News Archive - 2009

News Archive - 2009

UnMASCing diseases of the brain

UnMASCing diseases of the brain

Researchers uncover proteins underlying devastating brain diseases

Scientists at the Wellcome Trust Sanger Institute have discovered a set of brain proteins responsible for some of the most common and devastating brain diseases. The proteins underlie epilepsy, depression, schizophrenia, bipolar disease, mental retardation and neurodegenerative diseases including Alzheimer's and Huntington's diseases.

Karen Steel elected Fellow of the Royal Society

Karen Steel elected Fellow of the Royal Society

Karen Steel, Principal Investigator at the Wellcome Trust Sanger Institute, elected to the Royal Society

Professor Karen P Steel, of the Wellcome Trust Sanger Institute, has been elected to the Fellowship of the Royal Society, the UK's most prestigious scientific organisation. The election recognises Professor Steel's position as a world leader in research into the genetics of hearing and deafness.

Prestigious awards in microbiology

Prestigious awards in microbiology

Senior Sanger Institute researchers, Professor Gordon Dougan and Professor Julian Parkhill awarded scientific Fellowships

Two of the Wellcome Trust Sanger Institute's leading microbiologists have been honoured with awards from scientific Academies in the United States and UK . Professor Gordon Dougan has been elected to Fellowship in the American Academy of Microbiology, while Professor Julian Parkhill was honoured by election to the Fellowship of the UK Academy of Medical Sciences.

Switches, circuits, brain and disease

Switches, circuits, brain and disease

Researchers uncover molecular circuits that control behaviour and diseases

Scientists today announce a breakthrough that will lead to fundamental new understanding of the workings of the brain and its diseases. Research teams, led by Professor Seth Grant and Dr Jyoti Choudhary, from the Wellcome Trust Sanger Institute, have uncovered the first evidence that neurotransmitters control circuits of molecules inside synapses.

The genetic X-factor

The genetic X-factor

Nine new X chromosome genes associated with learning disabilities

A collaboration between more than 70 researchers across the globe has uncovered nine new genes on the X chromosome that, when knocked-out, lead to learning disabilities. The international team studied almost all X chromosome genes in 208 families with learning disabilities - the largest screen of this type ever reported.

DECIPHERing human disease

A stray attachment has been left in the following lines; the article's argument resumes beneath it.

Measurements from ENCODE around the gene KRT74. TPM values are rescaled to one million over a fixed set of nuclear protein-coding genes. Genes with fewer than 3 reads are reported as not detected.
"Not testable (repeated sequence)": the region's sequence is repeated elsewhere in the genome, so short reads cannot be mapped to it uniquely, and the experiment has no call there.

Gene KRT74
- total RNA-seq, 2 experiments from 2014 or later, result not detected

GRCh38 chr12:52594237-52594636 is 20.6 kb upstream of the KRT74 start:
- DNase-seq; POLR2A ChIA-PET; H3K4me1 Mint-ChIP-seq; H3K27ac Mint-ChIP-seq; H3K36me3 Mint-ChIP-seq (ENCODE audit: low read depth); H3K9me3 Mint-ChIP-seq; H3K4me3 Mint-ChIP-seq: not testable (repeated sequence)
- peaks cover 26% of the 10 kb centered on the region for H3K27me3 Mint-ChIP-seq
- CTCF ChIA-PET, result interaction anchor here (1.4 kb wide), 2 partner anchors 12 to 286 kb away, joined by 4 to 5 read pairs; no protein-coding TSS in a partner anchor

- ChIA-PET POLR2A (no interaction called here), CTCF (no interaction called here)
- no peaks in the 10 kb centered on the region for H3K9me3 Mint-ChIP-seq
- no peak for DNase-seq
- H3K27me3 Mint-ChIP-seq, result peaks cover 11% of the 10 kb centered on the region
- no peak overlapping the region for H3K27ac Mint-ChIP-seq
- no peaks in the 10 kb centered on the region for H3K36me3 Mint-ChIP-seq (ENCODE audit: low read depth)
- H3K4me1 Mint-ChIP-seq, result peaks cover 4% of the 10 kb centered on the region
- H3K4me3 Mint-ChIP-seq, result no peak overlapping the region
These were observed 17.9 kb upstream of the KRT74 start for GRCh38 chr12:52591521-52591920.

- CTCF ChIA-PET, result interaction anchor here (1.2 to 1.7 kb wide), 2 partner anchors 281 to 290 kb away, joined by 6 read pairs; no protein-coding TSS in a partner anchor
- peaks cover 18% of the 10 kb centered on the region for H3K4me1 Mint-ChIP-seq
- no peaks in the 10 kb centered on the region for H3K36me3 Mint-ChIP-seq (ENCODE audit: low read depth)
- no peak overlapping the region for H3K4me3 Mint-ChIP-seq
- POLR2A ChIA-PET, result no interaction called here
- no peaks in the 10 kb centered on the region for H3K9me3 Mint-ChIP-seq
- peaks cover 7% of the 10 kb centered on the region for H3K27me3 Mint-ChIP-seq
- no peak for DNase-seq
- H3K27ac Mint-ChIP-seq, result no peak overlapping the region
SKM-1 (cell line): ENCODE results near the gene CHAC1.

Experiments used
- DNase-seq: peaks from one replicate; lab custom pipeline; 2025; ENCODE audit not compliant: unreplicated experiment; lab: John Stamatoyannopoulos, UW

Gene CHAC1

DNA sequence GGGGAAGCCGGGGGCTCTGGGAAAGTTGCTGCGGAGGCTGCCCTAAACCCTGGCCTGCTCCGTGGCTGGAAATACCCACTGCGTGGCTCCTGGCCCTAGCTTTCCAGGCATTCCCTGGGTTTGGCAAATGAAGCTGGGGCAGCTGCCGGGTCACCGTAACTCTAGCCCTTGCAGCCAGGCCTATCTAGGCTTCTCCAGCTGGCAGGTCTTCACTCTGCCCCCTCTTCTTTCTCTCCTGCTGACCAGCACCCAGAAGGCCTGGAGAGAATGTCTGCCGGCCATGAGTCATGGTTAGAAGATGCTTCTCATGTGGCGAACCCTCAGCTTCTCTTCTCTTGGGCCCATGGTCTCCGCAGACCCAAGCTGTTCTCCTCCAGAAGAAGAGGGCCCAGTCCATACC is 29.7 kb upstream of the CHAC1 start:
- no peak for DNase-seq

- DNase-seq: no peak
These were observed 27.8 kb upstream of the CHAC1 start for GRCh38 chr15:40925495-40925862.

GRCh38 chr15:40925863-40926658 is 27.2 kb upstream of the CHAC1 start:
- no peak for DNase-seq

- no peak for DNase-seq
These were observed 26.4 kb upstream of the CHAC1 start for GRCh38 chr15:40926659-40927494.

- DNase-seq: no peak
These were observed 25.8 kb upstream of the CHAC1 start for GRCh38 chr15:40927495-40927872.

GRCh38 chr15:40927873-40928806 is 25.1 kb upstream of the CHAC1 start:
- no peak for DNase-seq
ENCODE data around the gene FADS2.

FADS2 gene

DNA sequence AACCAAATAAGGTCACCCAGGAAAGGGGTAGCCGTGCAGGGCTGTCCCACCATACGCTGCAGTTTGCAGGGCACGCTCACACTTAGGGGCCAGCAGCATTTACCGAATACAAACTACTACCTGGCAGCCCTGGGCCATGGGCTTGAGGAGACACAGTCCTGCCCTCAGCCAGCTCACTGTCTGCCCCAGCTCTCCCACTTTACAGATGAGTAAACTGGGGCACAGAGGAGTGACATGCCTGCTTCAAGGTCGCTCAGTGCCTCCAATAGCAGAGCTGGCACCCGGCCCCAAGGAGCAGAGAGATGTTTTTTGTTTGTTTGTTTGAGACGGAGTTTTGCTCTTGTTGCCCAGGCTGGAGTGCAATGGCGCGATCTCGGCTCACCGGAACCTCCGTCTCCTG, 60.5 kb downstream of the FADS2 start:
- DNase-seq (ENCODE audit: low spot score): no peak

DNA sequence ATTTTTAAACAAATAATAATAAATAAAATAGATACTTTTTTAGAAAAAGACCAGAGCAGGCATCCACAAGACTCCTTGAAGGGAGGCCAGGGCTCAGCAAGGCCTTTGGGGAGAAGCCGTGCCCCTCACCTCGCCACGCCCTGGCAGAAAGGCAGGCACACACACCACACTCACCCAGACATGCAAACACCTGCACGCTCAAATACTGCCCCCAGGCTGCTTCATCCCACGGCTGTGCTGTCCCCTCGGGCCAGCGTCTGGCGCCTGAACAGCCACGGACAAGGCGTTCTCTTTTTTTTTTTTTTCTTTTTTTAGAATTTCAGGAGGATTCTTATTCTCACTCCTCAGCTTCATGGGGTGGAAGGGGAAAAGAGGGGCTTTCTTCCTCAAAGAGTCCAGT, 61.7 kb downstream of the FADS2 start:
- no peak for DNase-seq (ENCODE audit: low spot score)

DECIPHERing human disease

Database provides a key to unlock the causes of illnesses

Today - five years after the inception of the DECIPHER database - researchers have published a report that reveals the developing role of the database in revolutionising both clinical practice and genetic research. The report explores the growing benefits of DECIPHER for researchers, clinicians and patients - highlighting how the data, provided by around 100 centres and shared openly worldwide, can benefit all three groups.

New insights into hearing loss

New insights into hearing loss

Human and mouse share hearing deficit caused by mutation in microRNA

In parallel studies in human and mouse, two groups of researchers have come to the same conclusion: that a new kind of gene is associated with progressive hearing loss. The new gene - called a microRNA - is a tiny fragment of RNA that affects the production of hundreds of other molecules within sensory hair cells of the inner ear.

Adding factors

Adding factors

Stem cells from more efficient reprogramming

Only four weeks ago, two reports outlined better approaches to produce embryonic stem cells by reprogramming adult cells. Today, work from labs in the UK and Japan take this one step further.

The lowdown on height genes

The lowdown on height genes

New study begins to uncover the skeletal basis of variation in height

A new study has delved deeper than ever before into understanding the genetic basis of adult human height. The study is the first of its kind, using exploratory statistical analyses to uncover how 17 genetic variants that are implicated in human height affect the length of particular skeletal components of the body, used as a proxy for height subcomponents.

Getting down to basics

Getting down to basics

Cancer mutations in the heart of gene regulation?

Researchers have identified a new cancer gene - one that is common to many cancers and affects the most basic regulation of our genes. The new example - a gene on the X chromosome called UTX - is found in 10 per cent of cases of multiple myeloma and 8 per cent of oesophageal cancers.

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